Tobacco Transplant Production: Plug and Transfer System
Bill Maksymowicz and Gary Palmer
The use of container-grown tobacco transplants
in Kentucky has increased dramatically since the
mid-1980s. Interest in alternative transplant production methods
stems from several areas:
Some disadvantages of this new system are
the relatively high initial investment in materials for
plant production and a limited number of chemicals
available for insect and disease control. Although no method
of plant production is completely foolproof, this option:
- plant bed failures;
- labor distribution and savings associated with container-grown plants;
- good survival rates, even when set under warm, dry conditions; and
- the fewer fumigation and chemical pest control options available for use in plant beds.
- is relatively simple,
- requires a moderate level of management skill, and
- allows a producer to gain experience with container-grown plants on a small scale before
completely committing to this system or moving to a direct-seed greenhouse operation.
Four to 5-week old seedlings are transferred
to StyrofoamTM "float" trays. Most trays are
approximately 14" x 27", but cell numbers per tray varies: 200, 242,
253, 288, and 338 cell trays are available. The 200-cell tray
is considered a "plug" tray, although the 242 and 253
have been used successfully.
The larger cell size (200) is generally easier to
work with and will produce a slightly larger plant with
larger stem diameter and a larger root system than the
smaller cell sizes. Plants are easier to manage and can be
held longer on the float if necessary because of
weather conditions. Trays with higher cell density are
normally used for direct seeding.
The number of usable plants per tray using the
plug and transfer method should approach 100%. Assume
90% usable plants per tray in determining the number of
trays required for each acre of tobacco. With the 200-cell tray:
.90 x 200 = 180 plants per tray
Plant population per acre: 7,200 (burley) or 4400 (dark)
Trays per acre needed: 7,200 ÷ 180 = 40 trays (burley)
4,400 ÷ 180 = 25 trays (dark)
Dip trays in a 10% chlorine bleach solution and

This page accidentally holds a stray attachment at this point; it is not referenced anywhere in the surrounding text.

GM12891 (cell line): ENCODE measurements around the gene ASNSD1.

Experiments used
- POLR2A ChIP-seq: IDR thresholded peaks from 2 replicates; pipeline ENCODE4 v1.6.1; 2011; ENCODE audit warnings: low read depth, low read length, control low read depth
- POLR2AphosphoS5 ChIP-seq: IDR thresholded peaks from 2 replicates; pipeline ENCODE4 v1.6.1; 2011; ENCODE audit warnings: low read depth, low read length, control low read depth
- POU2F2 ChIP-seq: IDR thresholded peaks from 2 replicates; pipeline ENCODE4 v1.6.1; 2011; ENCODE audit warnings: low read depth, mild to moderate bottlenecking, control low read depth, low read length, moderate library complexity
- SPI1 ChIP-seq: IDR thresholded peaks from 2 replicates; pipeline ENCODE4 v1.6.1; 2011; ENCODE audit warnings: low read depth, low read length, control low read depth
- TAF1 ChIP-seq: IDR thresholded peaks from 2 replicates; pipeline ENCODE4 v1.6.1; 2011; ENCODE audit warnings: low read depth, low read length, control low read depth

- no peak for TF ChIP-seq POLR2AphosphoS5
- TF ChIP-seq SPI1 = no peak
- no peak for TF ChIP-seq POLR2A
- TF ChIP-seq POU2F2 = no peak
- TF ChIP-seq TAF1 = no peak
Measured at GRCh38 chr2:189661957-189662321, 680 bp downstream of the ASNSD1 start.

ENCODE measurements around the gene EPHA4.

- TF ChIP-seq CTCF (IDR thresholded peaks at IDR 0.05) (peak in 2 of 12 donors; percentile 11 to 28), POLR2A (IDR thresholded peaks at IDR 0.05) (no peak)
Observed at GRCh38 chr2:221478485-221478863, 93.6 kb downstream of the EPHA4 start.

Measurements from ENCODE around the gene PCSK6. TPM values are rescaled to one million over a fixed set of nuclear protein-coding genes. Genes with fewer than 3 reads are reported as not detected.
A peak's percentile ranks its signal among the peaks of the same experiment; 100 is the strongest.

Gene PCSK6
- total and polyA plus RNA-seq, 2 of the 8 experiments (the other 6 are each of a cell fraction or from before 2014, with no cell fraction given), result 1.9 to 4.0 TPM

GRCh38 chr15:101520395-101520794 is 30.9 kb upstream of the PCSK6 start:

allow to dry completely before use. After use:
With care, trays should last at least 5 years.
- wash as much dirt as possible from the trays,
- dip in bleach solution,
- store out of direct sunlight to prevent tray deterioration, and
- protect from rats and mice.
Consider reducing plant populations in the field if
you have been setting 8,000 or more plants to the acre.
Plant bed plants usually survive at a 90 to 95% rate in the
field. Container plant survival will approach 100%. High
yields and leaf quality can be obtained at 7,200 stalks per
acre for burley and 4,400 plants per acre for dark types.
Also, labor and handling costs will be reduced because
fewer plants are set, topped, cut, spiked, housed, and stripped.
A soil-less mix composed of peat moss,
vermiculite, and perlite is used to fill the trays. Select a mix that
has been formulated for tobacco. Different plants
have different air, moisture, and nutrient needs, so you
should use a mix that has been specifically blended for tobacco.
Plug and transfer soil mixtures are formulated with
all macro- and micro-nutrients necessary for the 4-week
growth period that the plants are on the float. A relatively
small amount of fertilizer per cubic foot of mix is required,
which makes it difficult to blend; therefore, uniform
distribution throughout the blend is difficult to attain. Many growers
are using non-fertilized mix and adding water soluble fertilizer
to the water. Three and one half pounds of 20-10-20/1,000
gal of water when the plants are floated are required for 4
Determining Gallons of Water in Your Water Bed
These are the two simplest ways to determine
the volume of your float beds:
1. Measure the inside length and width of the bed
Determine the average water depth, again in feet.
Multiply length x width ´ depth
(in feet) to determine cubic feet.
Multiply cubic feet x 7.48 to determine volume
For example, assume you have a water bed that
is 15'9" long by 7' wide, with an average water depth of 4".
15'9" = 15.75' and 4" = 0.333".
Using the formula from above:
15.75' x 7' x 0.333' = 36.7 cu ft
36.7 cu ft x 7.48 gal/cu ft = 275 gal
2. Here is another way to